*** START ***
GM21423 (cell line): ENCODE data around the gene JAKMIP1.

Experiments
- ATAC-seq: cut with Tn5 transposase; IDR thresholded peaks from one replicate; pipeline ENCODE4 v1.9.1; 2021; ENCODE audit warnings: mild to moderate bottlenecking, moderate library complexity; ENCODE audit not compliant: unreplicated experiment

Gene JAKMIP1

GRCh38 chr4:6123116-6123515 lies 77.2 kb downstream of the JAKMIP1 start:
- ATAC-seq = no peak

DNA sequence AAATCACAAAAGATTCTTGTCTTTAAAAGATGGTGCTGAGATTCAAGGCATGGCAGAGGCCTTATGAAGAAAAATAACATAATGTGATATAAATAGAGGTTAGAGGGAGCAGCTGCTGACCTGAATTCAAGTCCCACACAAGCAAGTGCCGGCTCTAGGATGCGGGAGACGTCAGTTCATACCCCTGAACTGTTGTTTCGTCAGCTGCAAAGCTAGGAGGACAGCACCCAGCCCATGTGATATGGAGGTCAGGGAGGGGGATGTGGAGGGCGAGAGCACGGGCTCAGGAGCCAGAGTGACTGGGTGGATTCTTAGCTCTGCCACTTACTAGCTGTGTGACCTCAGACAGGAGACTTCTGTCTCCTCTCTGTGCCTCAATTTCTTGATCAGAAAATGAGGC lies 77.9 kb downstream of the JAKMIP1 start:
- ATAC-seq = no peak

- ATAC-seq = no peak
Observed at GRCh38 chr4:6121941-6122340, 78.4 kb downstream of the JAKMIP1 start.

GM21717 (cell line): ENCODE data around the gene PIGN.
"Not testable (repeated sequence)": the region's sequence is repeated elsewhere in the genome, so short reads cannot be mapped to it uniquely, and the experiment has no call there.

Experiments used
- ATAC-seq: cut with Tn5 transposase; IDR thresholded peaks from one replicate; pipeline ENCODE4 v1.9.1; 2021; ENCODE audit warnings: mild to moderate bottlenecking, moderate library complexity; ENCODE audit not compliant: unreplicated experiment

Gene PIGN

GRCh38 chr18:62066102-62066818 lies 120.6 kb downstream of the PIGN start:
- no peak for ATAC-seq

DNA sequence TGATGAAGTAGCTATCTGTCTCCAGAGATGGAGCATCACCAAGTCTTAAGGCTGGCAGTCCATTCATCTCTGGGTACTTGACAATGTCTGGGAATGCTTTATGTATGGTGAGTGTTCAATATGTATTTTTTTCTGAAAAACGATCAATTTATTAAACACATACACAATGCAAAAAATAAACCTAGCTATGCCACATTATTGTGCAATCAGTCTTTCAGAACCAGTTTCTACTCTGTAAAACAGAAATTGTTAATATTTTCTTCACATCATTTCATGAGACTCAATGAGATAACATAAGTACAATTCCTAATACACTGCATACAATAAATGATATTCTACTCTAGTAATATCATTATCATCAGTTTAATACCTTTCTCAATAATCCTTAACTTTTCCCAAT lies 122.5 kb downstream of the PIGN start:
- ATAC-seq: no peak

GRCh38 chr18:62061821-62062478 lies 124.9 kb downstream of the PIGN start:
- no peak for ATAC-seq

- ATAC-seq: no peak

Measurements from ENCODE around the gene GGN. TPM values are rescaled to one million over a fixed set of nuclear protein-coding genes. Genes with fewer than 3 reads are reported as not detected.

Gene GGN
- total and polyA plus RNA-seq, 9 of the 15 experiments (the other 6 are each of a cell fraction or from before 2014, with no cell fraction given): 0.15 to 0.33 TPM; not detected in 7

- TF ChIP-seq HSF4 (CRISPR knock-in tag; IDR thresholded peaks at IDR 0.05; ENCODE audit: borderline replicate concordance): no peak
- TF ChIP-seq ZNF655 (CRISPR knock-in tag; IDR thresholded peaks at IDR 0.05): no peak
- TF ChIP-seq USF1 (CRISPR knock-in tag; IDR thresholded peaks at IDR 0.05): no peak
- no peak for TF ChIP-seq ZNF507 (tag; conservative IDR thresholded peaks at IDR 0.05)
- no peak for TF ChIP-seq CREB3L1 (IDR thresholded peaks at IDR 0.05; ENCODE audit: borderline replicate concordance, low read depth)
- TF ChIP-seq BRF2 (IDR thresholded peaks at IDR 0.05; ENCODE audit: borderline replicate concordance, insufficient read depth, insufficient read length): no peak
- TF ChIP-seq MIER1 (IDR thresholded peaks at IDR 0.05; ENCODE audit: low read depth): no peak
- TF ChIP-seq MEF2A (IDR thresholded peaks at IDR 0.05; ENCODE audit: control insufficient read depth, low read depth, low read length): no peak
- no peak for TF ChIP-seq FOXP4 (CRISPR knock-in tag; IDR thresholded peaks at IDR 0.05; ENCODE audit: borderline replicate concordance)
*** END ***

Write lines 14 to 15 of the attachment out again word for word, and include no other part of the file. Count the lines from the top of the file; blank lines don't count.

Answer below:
- ATAC-seq: cut with Tn5 transposase; IDR thresholded peaks from one replicate; pipeline ENCODE4 v1.9.1; 2021; ENCODE audit warnings: mild to moderate bottlenecking, moderate library complexity; ENCODE audit not compliant: unreplicated experiment

Gene PIGN